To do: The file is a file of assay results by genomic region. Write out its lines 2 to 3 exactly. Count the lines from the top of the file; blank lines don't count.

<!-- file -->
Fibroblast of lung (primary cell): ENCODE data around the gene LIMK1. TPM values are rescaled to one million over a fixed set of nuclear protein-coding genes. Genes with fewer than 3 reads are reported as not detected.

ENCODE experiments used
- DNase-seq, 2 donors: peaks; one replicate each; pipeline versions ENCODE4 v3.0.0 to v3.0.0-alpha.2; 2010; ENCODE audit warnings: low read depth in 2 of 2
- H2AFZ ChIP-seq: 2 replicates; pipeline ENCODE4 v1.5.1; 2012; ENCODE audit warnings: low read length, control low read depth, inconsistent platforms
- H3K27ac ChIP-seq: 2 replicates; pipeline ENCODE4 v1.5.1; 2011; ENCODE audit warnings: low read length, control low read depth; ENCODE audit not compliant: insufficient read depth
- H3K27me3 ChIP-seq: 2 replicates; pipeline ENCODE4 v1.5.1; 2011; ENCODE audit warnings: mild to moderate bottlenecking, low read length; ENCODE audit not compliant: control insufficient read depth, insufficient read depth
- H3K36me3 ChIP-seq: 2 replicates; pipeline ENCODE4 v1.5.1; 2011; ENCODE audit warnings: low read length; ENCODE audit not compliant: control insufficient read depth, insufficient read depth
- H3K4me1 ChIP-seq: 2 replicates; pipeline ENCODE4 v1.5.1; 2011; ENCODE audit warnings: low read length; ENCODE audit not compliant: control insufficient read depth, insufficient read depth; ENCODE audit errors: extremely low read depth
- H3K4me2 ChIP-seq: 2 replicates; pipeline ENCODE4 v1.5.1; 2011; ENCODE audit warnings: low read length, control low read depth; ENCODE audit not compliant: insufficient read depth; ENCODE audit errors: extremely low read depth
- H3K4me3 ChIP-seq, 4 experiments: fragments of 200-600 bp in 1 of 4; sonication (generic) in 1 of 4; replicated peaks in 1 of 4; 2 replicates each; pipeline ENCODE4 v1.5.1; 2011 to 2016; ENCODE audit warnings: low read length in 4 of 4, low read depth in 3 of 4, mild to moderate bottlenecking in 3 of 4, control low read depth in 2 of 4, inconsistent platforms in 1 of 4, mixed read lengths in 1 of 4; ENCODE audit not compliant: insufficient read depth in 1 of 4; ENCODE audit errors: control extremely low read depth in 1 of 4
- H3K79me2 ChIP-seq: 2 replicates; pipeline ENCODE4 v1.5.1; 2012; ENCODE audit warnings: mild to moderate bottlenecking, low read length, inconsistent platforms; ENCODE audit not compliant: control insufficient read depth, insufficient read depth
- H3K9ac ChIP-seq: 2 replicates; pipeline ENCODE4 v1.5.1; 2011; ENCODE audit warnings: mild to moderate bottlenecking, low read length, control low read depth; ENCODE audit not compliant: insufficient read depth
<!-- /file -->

ENCODE experiments used
- DNase-seq, 2 donors: peaks; one replicate each; pipeline versions ENCODE4 v3.0.0 to v3.0.0-alpha.2; 2010; ENCODE audit warnings: low read depth in 2 of 2